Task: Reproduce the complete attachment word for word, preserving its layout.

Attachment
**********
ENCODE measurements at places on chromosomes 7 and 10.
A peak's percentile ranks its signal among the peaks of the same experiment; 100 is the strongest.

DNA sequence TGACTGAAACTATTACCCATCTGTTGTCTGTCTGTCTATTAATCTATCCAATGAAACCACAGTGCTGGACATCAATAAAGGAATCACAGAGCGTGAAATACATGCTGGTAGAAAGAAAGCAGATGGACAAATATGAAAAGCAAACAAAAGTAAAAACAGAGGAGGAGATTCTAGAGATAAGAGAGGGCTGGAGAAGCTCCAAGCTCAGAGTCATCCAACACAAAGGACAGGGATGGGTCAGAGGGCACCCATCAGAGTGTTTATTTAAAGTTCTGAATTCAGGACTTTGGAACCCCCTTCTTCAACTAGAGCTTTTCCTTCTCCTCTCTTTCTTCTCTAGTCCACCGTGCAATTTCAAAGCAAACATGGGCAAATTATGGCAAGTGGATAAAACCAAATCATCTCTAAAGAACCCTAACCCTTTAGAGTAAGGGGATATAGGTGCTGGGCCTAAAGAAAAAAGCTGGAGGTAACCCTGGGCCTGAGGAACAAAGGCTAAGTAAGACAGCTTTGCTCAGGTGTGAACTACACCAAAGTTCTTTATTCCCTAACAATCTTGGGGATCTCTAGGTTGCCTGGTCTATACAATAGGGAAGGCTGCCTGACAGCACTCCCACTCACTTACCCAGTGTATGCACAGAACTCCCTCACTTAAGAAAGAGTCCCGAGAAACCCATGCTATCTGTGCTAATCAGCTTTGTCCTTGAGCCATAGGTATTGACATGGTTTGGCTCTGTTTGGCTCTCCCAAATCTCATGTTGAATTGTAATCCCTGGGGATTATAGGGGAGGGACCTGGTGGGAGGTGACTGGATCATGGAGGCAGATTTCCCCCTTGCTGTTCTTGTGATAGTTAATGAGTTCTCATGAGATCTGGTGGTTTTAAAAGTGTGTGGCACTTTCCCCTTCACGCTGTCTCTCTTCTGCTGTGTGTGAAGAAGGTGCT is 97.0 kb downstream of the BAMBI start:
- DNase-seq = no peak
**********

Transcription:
ENCODE measurements at places on chromosomes 7 and 10.
A peak's percentile ranks its signal among the peaks of the same experiment; 100 is the strongest.

DNA sequence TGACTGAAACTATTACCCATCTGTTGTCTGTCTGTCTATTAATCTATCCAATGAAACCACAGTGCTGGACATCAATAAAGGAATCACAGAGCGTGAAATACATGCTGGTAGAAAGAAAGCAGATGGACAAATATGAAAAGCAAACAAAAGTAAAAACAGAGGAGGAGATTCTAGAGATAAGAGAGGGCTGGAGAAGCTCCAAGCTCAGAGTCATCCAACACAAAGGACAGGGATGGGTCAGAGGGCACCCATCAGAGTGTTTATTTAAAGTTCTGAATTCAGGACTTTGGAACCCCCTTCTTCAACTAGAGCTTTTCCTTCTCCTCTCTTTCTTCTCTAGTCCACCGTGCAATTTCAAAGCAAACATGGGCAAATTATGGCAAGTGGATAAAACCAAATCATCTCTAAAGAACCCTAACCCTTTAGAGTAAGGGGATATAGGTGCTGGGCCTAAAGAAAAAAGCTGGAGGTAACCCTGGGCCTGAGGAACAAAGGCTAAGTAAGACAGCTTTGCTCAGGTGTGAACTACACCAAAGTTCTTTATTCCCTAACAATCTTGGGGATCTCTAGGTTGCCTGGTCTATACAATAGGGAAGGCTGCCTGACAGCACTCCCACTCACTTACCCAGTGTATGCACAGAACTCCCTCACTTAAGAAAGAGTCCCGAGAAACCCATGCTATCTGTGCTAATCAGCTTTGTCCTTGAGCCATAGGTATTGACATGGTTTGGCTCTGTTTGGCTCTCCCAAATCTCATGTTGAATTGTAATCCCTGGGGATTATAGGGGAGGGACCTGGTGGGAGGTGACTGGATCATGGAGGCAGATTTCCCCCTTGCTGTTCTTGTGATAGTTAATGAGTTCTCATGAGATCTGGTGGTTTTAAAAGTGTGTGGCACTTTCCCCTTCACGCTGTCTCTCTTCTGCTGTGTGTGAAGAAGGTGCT is 97.0 kb downstream of the BAMBI start:
- DNase-seq = no peak